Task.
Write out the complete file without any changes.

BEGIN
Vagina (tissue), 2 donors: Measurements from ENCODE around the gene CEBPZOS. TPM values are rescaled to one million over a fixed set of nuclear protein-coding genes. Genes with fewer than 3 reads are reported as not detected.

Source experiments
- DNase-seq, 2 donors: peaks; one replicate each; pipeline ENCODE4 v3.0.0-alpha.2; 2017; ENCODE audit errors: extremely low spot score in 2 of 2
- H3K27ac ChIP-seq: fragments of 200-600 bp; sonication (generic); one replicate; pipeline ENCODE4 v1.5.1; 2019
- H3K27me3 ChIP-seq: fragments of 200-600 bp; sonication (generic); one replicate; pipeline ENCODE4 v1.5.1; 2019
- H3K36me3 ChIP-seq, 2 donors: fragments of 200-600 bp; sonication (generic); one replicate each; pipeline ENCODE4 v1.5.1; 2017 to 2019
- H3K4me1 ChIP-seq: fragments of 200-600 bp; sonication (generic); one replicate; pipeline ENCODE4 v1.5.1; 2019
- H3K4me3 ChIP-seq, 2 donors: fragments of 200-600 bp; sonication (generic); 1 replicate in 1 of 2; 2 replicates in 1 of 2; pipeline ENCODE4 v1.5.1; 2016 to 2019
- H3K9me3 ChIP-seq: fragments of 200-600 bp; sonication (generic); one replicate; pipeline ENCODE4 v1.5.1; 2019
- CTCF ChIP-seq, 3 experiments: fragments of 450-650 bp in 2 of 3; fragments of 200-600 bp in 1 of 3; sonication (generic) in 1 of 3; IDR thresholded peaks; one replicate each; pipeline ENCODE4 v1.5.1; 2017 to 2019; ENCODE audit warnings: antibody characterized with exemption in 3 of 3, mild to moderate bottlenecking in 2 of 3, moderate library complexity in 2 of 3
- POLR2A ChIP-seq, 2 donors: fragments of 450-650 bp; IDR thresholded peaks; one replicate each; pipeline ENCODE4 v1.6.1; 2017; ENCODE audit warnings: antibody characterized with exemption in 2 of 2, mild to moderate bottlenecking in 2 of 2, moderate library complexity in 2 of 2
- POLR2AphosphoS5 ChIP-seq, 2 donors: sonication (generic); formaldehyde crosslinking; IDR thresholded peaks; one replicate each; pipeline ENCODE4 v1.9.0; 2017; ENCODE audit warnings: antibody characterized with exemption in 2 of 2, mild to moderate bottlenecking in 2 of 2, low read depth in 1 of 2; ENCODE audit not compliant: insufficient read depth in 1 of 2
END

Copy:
Vagina (tissue), 2 donors: Measurements from ENCODE around the gene CEBPZOS. TPM values are rescaled to one million over a fixed set of nuclear protein-coding genes. Genes with fewer than 3 reads are reported as not detected.

Source experiments
- DNase-seq, 2 donors: peaks; one replicate each; pipeline ENCODE4 v3.0.0-alpha.2; 2017; ENCODE audit errors: extremely low spot score in 2 of 2
- H3K27ac ChIP-seq: fragments of 200-600 bp; sonication (generic); one replicate; pipeline ENCODE4 v1.5.1; 2019
- H3K27me3 ChIP-seq: fragments of 200-600 bp; sonication (generic); one replicate; pipeline ENCODE4 v1.5.1; 2019
- H3K36me3 ChIP-seq, 2 donors: fragments of 200-600 bp; sonication (generic); one replicate each; pipeline ENCODE4 v1.5.1; 2017 to 2019
- H3K4me1 ChIP-seq: fragments of 200-600 bp; sonication (generic); one replicate; pipeline ENCODE4 v1.5.1; 2019
- H3K4me3 ChIP-seq, 2 donors: fragments of 200-600 bp; sonication (generic); 1 replicate in 1 of 2; 2 replicates in 1 of 2; pipeline ENCODE4 v1.5.1; 2016 to 2019
- H3K9me3 ChIP-seq: fragments of 200-600 bp; sonication (generic); one replicate; pipeline ENCODE4 v1.5.1; 2019
- CTCF ChIP-seq, 3 experiments: fragments of 450-650 bp in 2 of 3; fragments of 200-600 bp in 1 of 3; sonication (generic) in 1 of 3; IDR thresholded peaks; one replicate each; pipeline ENCODE4 v1.5.1; 2017 to 2019; ENCODE audit warnings: antibody characterized with exemption in 3 of 3, mild to moderate bottlenecking in 2 of 3, moderate library complexity in 2 of 3
- POLR2A ChIP-seq, 2 donors: fragments of 450-650 bp; IDR thresholded peaks; one replicate each; pipeline ENCODE4 v1.6.1; 2017; ENCODE audit warnings: antibody characterized with exemption in 2 of 2, mild to moderate bottlenecking in 2 of 2, moderate library complexity in 2 of 2
- POLR2AphosphoS5 ChIP-seq, 2 donors: sonication (generic); formaldehyde crosslinking; IDR thresholded peaks; one replicate each; pipeline ENCODE4 v1.9.0; 2017; ENCODE audit warnings: antibody characterized with exemption in 2 of 2, mild to moderate bottlenecking in 2 of 2, low read depth in 1 of 2; ENCODE audit not compliant: insufficient read depth in 1 of 2